The young skater said she planned on taking part in the next Olympic Games taking place in 2024 in Paris, France, adding that she felt that the skating contingent could be bigger.
BOIPELO Awuah, the injured champion street skater, arrived home from the Tokyo Olympic Games to a rousing welcome by her Northern Cape High schoolmates and a media throng at the Kimberley Airport on Friday morning.
The 15 year-old skater, accompanied by her parents and an assortment of Northern Cape government personnel, including the MEC for Economic Development and Tourism Abraham Vosloo and his colleague at the department of Sport, Arts and Culture Desiree Fienies, were on hand as well.
Addressing the media, Boipelo said she was released from camp on instruction of the team doctor who examined her and discovered that she had sustained a pelvic fracture during day two of a training session.
“I fell during a session on the board. I was slightly hurt but continued nonetheless. Three hours after that the pain got worse,” she said.
The young Olympian spoke about her experience on her way to and in Tokyo, and started off by explaining that she met her Team SA companions at the Doha international airport in Qatar a week ago and from there they flew to Japan.
“We arrived at like 7pm in Tokyo. We did the paperwork which took us until 2am in the morning. We then drove for two hours to the Olympic village and got there by 4am.
“I slept and later that day went about exploring the village. I did my first practice session the next day without any hassles. On the second day I got injured in the morning but continued with my routine. I kind of slipped and hurt my pelvic bone when I landed on the pavement,” she said.
“Three hours after my fall the pain got worse (and) my mum referred me to a doctor.
“I was taken to a small hospital inside the athletes village where the team doctor examined me. The X-rays showed that I was injured. The doctor advised that it was best that I do not continue,” Boipelo added.
The bubbly youngster shared some delightful moments with the press and told of how she collected Olympic memorabilia at the village for keepsakes.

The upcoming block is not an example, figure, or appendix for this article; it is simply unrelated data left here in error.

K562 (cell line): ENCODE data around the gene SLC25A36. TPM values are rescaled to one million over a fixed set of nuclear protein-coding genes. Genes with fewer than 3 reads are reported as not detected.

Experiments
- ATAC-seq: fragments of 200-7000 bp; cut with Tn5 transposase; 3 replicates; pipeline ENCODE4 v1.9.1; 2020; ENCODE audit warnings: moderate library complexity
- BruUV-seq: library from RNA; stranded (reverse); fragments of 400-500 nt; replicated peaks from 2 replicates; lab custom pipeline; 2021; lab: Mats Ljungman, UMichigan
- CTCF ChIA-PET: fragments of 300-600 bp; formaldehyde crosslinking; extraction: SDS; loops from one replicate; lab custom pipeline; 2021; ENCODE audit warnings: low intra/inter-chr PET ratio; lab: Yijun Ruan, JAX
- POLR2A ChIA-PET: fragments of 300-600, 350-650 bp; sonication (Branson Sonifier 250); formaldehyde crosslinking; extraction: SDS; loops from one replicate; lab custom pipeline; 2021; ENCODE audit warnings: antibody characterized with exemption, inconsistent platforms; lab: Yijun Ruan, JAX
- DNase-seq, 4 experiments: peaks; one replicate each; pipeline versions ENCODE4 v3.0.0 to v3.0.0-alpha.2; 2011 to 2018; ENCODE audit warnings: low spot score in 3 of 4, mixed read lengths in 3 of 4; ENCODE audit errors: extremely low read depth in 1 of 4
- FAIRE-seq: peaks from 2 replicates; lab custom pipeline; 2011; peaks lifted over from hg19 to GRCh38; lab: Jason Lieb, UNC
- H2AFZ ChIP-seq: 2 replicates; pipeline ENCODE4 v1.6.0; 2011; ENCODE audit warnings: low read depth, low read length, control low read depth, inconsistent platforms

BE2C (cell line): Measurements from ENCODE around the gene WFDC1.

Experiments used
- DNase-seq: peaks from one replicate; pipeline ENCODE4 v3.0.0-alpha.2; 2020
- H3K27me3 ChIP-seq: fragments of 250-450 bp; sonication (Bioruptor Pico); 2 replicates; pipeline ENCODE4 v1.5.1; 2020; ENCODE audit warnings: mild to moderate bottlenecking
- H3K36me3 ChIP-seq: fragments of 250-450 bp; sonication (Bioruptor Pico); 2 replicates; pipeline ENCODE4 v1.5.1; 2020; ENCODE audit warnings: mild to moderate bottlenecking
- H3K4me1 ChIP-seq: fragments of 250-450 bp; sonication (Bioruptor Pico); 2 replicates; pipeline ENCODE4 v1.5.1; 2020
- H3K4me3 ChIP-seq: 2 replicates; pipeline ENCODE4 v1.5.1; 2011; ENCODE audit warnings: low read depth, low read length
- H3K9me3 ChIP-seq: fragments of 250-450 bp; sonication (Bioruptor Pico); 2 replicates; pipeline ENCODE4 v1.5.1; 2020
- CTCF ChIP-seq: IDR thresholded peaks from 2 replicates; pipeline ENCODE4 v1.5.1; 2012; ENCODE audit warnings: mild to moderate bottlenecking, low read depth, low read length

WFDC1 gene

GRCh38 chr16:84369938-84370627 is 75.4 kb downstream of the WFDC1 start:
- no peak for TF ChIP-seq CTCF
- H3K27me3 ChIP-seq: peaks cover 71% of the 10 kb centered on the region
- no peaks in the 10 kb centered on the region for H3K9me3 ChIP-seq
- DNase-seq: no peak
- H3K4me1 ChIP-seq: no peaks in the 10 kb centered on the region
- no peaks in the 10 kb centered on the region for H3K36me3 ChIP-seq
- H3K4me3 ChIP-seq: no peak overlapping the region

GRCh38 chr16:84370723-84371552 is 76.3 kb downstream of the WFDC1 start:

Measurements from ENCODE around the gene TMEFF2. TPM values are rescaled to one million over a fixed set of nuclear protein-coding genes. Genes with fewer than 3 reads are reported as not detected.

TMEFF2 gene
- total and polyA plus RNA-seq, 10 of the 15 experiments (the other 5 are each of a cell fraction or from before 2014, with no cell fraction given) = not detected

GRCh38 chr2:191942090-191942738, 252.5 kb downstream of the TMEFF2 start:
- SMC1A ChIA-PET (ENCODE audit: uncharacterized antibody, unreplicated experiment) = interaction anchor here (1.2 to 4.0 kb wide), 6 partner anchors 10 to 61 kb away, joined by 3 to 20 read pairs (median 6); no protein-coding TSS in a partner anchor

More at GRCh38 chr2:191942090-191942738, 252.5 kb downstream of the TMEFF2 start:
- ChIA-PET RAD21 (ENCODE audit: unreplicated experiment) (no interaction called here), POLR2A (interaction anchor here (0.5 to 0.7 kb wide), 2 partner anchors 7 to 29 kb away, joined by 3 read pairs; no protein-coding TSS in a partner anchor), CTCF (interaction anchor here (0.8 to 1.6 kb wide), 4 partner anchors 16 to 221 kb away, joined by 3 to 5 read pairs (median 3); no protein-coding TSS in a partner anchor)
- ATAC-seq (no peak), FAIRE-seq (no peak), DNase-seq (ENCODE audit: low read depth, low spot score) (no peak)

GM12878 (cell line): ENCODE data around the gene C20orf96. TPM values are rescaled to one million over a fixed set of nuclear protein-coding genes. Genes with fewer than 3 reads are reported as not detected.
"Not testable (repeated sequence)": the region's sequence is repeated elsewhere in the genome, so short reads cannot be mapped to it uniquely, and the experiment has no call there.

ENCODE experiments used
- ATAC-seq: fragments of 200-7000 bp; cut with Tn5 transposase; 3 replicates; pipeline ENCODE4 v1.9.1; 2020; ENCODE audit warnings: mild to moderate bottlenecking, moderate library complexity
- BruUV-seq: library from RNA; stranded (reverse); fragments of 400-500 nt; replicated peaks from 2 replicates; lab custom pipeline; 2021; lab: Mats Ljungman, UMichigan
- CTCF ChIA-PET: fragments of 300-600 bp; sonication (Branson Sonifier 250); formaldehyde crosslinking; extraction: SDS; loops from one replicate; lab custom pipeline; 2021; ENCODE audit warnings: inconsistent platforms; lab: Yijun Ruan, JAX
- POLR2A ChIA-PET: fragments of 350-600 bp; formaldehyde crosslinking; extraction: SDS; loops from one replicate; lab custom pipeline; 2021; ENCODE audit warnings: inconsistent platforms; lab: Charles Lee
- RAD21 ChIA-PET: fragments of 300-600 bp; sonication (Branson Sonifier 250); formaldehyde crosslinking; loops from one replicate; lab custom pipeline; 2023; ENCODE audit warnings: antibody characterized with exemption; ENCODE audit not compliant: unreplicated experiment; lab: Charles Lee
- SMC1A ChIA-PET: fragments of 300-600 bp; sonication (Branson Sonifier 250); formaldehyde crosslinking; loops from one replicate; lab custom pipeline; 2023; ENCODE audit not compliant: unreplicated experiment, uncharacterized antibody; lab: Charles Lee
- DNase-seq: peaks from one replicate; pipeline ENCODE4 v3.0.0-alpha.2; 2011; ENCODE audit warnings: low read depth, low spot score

“I brought home Tokyo Olympic Games branded gadgets such as bottles and scarves as well as pins from different countries, it was amazing,” she said enthusiastically.
Boipleo also shared that she too, like other athletes in the village, was thrilled with the Olympic Games branded linen and helped herself to some of it as well.
The young skater said she planned on taking part in the next Olympic Games taking place in 2024 in Paris, France, adding that she felt that the skating contingent could be bigger. “I would love for more South African female skaters to be there in Paris alongside me,” she told the press. “I feel like we do have the talent but we lack the exposure,” she added.
It was obvious at the airport that Boipelo was clearly still in pain. Standing up and fielding media queries she politely declined a government official’s invitation to sit down, indicating that it would cause her discomfort.
MEC Fienies handed the athlete a bouquet of sweet goodies and wished her a speedy recovery. Fienies explained that though the department was not a sponsor of the athlete they were hoping to encourage the development of the discipline.
“We are trying to support her (Boipelo) in this skateboarding sport. We are trying to encourage the growth of more sports clubs,” Fienies said.
“As things stand (street skating) is very much an individual sport. There are, however, structures in some parts of the various districts.
“There are as yet no children taking active part in the sport in some places but we are trying to introduce them to the sport. We have clinics in the different districts from which we hope to formalise them,” the MEC said.